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Live albums and EPs are a time-honored tradition of buying time in pop music, and Maroon 5 combine the two in their summer 2004 release, 1.22.03.Acoustic. In another time, say 1993, this would have been called Unplugged, but since MTV pulled the plug on their live acoustic show in the late '90s, bands have little option than to release their own acoustic live shows on their own. These releases now lack the Unplugged brand name, and thereby a little bit of mystique, but they're essentially the same -- the artists run through their hits and a couple of choice album tracks, tossing in either heartfelt or humorous covers to round out the set. That's precisely what Maroon 5 does with 1.22.03.Acoustic, released a few months after "This Love" became a belated hit from their 2002 debut, Songs About Jane. Since they only have one album to their name (their earlier album under the Kara's Flowers moniker is simply a part of history now), they don't have an extensive catalog of songs to draw from for their set list, which may be why this is an EP that runs under a half-hour. Even in that short time frame, they fit in five of the 12 tracks from Songs About Jane, including the hits "This Love" and "Harder to Breathe," plus covers of the Beatles' "If I Fell" and AC/DC's "Highway to Hell" (which is an electric bonus cut, not acoustic). In this stripped-down setting, the songcraft of Adam Levine and Jesse Carmichael shines through on the aforementioned hits, since the bare-bones arrangements emphasize the sturdy, tuneful writing. The spareness can work against the band occasionally, too, since, when he's backed only by acoustic guitars, Levine's vocal mannerisms are at times a bit too reminiscent of Dave Matthews, and he goes severely pitchy on "If I Fell" (not to mention the embarrassing "Highway to Hell," which offers further proof that Artie Lang is the only entertainer with a convincing Bon Scott impersonation). Still, these are minor flaws, and 1.22.03.Acoustic is overall an enjoyable way to bide time until Maroon 5 can finish their next studio album.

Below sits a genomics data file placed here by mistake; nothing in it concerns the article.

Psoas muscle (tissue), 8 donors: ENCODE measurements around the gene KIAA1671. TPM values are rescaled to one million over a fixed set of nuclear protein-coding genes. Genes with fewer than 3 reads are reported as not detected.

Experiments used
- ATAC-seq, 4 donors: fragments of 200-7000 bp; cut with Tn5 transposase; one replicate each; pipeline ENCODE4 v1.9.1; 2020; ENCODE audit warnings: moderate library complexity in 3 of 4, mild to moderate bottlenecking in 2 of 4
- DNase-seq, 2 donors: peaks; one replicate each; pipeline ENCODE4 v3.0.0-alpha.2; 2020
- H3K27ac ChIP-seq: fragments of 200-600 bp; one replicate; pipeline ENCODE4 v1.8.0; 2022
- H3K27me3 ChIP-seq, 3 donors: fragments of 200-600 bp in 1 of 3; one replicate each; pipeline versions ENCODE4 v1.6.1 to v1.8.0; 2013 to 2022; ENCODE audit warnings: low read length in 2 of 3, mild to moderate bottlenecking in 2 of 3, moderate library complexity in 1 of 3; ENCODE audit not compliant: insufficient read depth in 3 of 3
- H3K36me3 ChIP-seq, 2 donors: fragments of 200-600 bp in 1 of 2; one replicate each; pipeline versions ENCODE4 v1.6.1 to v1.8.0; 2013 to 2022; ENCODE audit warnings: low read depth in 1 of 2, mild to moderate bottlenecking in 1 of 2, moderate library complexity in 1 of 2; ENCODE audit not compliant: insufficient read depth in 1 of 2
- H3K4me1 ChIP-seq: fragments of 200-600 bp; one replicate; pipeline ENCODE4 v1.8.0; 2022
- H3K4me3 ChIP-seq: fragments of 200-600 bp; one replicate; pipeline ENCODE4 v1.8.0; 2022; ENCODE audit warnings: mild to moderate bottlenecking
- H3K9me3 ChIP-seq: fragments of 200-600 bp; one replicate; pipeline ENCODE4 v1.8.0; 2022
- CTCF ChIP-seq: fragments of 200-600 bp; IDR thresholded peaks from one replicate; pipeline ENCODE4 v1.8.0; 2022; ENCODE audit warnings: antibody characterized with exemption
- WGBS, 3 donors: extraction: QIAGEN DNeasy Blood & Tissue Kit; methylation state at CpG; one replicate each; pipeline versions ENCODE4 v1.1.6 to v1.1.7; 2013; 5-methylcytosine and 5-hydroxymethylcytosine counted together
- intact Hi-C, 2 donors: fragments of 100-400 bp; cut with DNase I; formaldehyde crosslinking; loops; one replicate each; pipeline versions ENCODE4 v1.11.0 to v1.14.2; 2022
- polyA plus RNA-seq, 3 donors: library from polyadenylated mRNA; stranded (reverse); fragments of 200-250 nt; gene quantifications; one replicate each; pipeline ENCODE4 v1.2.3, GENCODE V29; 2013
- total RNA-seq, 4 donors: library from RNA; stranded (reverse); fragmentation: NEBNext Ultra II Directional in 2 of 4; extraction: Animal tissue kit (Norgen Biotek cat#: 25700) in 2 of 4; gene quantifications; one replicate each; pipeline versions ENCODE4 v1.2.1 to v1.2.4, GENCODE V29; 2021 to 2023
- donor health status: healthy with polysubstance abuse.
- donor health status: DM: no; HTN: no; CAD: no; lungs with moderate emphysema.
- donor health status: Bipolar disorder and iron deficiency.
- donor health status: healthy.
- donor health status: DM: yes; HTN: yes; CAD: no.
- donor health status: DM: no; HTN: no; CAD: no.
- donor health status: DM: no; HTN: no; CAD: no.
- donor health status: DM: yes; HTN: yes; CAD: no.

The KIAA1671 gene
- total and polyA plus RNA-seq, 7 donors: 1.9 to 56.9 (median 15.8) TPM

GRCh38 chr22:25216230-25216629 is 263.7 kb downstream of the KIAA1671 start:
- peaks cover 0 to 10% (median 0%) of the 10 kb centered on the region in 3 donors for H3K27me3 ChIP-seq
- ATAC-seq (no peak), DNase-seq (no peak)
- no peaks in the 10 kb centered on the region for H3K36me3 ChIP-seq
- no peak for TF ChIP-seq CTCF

Review by Stephen Thomas Erlewine
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